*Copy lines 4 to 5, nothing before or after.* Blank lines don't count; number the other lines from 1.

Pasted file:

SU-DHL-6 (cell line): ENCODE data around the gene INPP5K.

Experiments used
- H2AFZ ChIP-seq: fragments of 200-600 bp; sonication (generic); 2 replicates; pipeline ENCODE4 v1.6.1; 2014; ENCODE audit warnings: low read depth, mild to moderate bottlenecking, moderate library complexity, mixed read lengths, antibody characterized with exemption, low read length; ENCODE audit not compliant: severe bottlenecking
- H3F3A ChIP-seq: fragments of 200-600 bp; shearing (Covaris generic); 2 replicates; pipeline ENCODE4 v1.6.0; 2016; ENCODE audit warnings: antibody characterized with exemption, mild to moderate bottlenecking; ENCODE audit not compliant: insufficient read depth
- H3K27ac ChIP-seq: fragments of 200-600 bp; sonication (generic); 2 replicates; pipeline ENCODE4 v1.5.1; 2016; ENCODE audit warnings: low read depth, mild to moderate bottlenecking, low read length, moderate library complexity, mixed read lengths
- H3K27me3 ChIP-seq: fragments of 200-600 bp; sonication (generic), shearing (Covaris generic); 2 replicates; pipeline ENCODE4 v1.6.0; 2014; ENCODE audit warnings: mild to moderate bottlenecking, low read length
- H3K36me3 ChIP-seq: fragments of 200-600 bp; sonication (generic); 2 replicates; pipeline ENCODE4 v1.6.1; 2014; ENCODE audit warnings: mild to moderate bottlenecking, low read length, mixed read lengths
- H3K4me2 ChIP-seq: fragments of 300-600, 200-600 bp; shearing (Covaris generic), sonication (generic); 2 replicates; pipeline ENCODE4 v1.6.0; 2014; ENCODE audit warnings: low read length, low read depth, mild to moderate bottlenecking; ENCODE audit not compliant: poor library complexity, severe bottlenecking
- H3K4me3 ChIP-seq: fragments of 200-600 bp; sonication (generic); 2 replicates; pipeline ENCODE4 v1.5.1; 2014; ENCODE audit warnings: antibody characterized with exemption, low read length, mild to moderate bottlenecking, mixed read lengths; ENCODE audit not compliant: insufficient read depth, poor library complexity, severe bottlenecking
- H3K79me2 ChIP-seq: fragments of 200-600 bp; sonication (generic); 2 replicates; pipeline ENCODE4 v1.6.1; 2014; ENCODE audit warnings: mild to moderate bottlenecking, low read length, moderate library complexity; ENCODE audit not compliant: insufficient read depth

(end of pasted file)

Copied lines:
- H3F3A ChIP-seq: fragments of 200-600 bp; shearing (Covaris generic); 2 replicates; pipeline ENCODE4 v1.6.0; 2016; ENCODE audit warnings: antibody characterized with exemption, mild to moderate bottlenecking; ENCODE audit not compliant: insufficient read depth
- H3K27ac ChIP-seq: fragments of 200-600 bp; sonication (generic); 2 replicates; pipeline ENCODE4 v1.5.1; 2016; ENCODE audit warnings: low read depth, mild to moderate bottlenecking, low read length, moderate library complexity, mixed read lengths